NFL Crowning Rule Implemented for Offense

The NFL recently announced new rules that would go in effect, starting in the 2013-2014 season.  They include no more peel back block, no overloading the line of scrimmage in an attempt to block a field goal, removing the unnecessary challenge rule, and removing the tuck rule, sorry Raiders it took this long, but better late than never, right?  I am here to talk about probably the most controversial one though, that has everybody talking, the rule making it illegal for ball carriers to lead with their helmet to try to run over defenders outside the tackle box, also known as the crowning rule.  Another example of NFL Commissioner Roger Goodell flexing his muscles and exerting his power over the NFL to try to improve player safety and essentially cover the backside of the NFL and protect itself from future lawsuits, as it has been hit hard by those over the past year.  But is it really that much of a “dictator” rule or, just really, making it equal on both sides of the ball?

CrownMAIN

This rule does sound ludicrous when you first think about it, how can a running back run someone over or just simply protect his own self without lowering his head?  The running back leads with his shoulders into the defender and not the crown of the helmet.  The rule is in place for not being able to do this outside the tackle box, so in my interpretation, they can lower and cover up inside the tackle box but cannot purposefully lead with the crown of the helmet into a defender while running in the open field.  The great Jim Brown, for example, was able to run through people leading with his shoulders without using his helmet to go through them.  In a lot of ways this new rule does make sense. I do understand at the speed of the game it could be hard to judge if the ball carrier led with his helmet or just shoulder.  It could become a grey area, like the defender spearing rule, but why is it ok for the running back to “spear” the defender when the defender can’t do the same?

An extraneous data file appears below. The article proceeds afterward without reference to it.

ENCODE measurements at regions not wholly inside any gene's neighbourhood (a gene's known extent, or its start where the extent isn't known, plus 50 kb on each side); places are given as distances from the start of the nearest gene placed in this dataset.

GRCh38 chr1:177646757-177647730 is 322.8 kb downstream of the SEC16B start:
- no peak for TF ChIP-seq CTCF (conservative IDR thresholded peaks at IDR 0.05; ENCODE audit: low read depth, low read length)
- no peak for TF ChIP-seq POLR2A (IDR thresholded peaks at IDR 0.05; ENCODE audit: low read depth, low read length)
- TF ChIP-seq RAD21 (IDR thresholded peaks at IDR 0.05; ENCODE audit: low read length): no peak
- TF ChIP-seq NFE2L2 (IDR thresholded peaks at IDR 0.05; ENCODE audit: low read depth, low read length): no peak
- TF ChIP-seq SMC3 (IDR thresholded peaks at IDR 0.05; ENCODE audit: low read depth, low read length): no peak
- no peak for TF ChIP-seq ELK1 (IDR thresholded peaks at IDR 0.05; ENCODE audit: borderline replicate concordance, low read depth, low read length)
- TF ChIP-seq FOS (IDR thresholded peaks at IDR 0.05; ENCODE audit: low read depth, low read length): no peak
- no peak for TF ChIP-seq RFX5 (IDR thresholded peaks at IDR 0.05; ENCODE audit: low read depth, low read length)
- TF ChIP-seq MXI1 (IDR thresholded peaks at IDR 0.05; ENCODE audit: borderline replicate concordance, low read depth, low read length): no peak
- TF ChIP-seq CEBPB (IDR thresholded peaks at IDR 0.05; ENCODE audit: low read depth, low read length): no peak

It’s all about safety and trying to improve the health of the person delivering the hit as well as the safety and health of the person taking the hit.  Think about it, when you lead directly with your head, where does the stress and pressure go?  It goes to your head and your spine, which is a reason why the rule was in place for defenders, to save them from themselves and save the defenseless receivers as well.  It’s like a defender making a form tackle; he leads with the shoulder, head up on the hip of the person he is hitting.  The ball carrier running with the ball is the same, lower the shoulder, lead with the shoulder and get lower than the defender that way.  The head and helmet of course go with the shoulders, but the head can’t be the main force driving through the defender.  The shoulder pads were created for forceful contact, the helmet was made to protect against player’s heads from banging off of one another, not as a means to tackle someone with.

As far as the referees making the call on this, I do agree that it could become very “ticky-tack” and could potentially interfere with offensive drives because the act of running over of a defender looked like the ball carrier used the helmet to go through the defender.  How can you determine if the helmet was the force being used or the shoulder pads were the force being used?  This is the part where I do see the rule being a bit hazy, just like the defender spearing rule.  I have seen many times where the defender makes a good clean hit on a receiver and they throw the flag for leading with the helmet when in fact it wasn’t that at all.  You watch the replay over and over and see that it is clean, even the announcers will say the same thing.  I know that part will be frustrating and could water down the league a bit, but as far as fairness for both sides of the ball and for safety reasons, I have to agree with putting this rule in place.  Guys are bigger, stronger, and faster than ever before and when proper technique isn’t being used, problems and injuries are sure to ensue.

To check out all the new rules and penalties, click on the highlighted links for them at the top and it will link you to all the details.

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